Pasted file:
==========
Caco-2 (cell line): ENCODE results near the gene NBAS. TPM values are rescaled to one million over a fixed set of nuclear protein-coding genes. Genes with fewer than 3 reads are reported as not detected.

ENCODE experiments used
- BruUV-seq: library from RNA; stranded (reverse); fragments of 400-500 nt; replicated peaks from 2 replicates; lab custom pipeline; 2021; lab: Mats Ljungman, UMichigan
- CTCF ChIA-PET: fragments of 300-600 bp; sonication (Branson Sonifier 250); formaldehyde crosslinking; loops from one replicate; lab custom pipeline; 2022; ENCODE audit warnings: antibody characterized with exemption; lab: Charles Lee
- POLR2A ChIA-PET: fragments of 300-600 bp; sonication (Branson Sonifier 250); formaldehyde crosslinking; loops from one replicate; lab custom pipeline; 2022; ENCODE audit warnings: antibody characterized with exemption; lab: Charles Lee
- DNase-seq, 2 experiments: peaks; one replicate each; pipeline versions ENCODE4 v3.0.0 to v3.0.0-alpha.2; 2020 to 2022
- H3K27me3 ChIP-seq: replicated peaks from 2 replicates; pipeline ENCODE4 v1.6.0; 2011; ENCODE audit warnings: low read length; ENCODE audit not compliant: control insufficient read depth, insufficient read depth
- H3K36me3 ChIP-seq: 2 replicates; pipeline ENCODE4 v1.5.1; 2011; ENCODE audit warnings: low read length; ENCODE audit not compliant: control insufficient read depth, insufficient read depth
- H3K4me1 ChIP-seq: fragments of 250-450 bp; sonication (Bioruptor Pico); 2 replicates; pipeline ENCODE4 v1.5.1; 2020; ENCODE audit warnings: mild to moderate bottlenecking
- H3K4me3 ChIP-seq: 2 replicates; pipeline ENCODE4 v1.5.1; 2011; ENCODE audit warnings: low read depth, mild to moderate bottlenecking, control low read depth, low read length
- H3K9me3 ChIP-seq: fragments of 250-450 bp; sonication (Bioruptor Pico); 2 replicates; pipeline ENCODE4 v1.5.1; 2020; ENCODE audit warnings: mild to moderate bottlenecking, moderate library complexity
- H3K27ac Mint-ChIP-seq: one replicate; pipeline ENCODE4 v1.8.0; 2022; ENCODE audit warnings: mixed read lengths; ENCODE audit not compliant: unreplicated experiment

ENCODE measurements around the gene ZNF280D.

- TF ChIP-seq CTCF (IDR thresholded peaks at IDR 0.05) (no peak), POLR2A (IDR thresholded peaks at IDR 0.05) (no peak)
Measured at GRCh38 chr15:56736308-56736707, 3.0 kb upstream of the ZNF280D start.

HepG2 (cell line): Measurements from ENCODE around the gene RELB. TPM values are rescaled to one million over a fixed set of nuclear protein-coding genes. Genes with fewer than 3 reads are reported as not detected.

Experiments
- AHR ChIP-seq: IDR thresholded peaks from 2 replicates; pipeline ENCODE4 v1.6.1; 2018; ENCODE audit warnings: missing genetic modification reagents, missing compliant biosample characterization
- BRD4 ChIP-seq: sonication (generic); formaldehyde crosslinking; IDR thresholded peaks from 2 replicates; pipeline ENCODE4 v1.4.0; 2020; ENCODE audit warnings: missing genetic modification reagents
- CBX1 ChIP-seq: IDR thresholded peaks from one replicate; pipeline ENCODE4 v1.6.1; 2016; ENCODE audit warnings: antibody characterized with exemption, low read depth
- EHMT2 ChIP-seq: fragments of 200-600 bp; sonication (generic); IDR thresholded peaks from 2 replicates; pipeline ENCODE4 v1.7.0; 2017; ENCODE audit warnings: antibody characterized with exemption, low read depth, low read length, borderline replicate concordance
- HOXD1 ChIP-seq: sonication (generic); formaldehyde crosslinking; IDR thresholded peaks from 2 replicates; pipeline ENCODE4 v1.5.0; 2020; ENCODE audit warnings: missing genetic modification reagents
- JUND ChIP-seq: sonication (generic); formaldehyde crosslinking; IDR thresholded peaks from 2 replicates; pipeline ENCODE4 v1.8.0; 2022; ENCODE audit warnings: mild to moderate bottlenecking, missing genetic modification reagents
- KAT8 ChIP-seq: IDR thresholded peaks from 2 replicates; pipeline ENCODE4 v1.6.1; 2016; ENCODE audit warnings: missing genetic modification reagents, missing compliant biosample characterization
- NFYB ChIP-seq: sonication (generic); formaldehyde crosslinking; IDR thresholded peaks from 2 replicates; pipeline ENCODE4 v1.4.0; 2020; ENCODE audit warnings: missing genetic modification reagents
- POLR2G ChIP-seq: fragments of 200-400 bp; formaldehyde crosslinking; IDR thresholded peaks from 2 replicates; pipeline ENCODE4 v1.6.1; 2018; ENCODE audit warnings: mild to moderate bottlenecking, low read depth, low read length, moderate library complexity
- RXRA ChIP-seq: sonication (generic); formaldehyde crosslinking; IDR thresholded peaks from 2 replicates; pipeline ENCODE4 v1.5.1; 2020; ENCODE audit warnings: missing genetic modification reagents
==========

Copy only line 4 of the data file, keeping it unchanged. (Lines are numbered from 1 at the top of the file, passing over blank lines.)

- CTCF ChIA-PET: fragments of 300-600 bp; sonication (Branson Sonifier 250); formaldehyde crosslinking; loops from one replicate; lab custom pipeline; 2022; ENCODE audit warnings: antibody characterized with exemption; lab: Charles Lee